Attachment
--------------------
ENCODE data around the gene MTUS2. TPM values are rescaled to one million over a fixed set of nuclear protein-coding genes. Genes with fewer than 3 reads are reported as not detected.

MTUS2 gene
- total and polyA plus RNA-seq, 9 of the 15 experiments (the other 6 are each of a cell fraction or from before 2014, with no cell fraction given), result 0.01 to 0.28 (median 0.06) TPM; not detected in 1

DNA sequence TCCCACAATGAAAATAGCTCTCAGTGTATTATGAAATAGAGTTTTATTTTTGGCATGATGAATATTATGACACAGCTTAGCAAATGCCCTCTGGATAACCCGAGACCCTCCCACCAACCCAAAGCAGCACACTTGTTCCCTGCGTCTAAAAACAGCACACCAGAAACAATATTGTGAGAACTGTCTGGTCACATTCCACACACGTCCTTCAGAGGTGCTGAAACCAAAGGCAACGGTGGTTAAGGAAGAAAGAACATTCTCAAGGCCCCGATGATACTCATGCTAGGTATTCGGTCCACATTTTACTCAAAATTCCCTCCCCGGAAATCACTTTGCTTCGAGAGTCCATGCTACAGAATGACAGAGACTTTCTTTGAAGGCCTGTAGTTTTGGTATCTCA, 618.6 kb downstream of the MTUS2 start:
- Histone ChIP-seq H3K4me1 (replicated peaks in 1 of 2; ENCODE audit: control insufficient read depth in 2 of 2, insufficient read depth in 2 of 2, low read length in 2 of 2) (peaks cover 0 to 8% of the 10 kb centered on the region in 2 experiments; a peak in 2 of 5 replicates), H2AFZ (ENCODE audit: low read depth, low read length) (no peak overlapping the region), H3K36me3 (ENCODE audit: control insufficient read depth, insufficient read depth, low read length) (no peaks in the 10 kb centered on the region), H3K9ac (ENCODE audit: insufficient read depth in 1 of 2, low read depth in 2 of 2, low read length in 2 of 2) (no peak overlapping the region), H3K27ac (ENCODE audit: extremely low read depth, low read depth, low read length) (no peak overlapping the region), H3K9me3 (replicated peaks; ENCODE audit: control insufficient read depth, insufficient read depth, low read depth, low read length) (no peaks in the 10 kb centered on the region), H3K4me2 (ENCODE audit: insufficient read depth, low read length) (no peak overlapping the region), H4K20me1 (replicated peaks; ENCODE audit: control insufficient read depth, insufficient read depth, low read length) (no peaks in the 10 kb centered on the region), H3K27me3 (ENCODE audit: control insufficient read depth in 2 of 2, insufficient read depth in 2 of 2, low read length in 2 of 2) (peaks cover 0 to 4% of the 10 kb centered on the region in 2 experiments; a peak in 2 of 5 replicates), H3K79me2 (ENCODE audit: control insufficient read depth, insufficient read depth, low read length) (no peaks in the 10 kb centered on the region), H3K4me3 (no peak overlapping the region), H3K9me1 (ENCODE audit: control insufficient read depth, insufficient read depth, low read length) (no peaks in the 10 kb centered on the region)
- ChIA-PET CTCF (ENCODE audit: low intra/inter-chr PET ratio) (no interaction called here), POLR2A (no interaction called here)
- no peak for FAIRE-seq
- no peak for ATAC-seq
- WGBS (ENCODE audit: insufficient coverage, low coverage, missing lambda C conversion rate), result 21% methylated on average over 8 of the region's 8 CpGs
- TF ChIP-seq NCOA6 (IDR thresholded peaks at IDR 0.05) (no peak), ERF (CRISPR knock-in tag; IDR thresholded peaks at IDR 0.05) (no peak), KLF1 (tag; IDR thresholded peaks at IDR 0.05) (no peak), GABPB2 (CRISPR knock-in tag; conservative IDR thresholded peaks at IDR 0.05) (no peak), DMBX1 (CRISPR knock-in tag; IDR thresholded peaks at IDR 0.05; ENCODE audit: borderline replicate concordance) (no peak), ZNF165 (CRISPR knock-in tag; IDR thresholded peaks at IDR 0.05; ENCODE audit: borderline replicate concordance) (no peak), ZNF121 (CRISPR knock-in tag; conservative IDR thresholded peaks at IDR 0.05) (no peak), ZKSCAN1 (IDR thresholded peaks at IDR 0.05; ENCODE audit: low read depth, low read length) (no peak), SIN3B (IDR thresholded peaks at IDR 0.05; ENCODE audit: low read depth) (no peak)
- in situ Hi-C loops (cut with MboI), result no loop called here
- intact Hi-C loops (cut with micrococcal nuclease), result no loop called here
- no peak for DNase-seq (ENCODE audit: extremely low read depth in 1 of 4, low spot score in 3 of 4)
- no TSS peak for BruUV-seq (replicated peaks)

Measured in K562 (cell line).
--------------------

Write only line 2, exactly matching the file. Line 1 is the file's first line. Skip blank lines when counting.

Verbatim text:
MTUS2 gene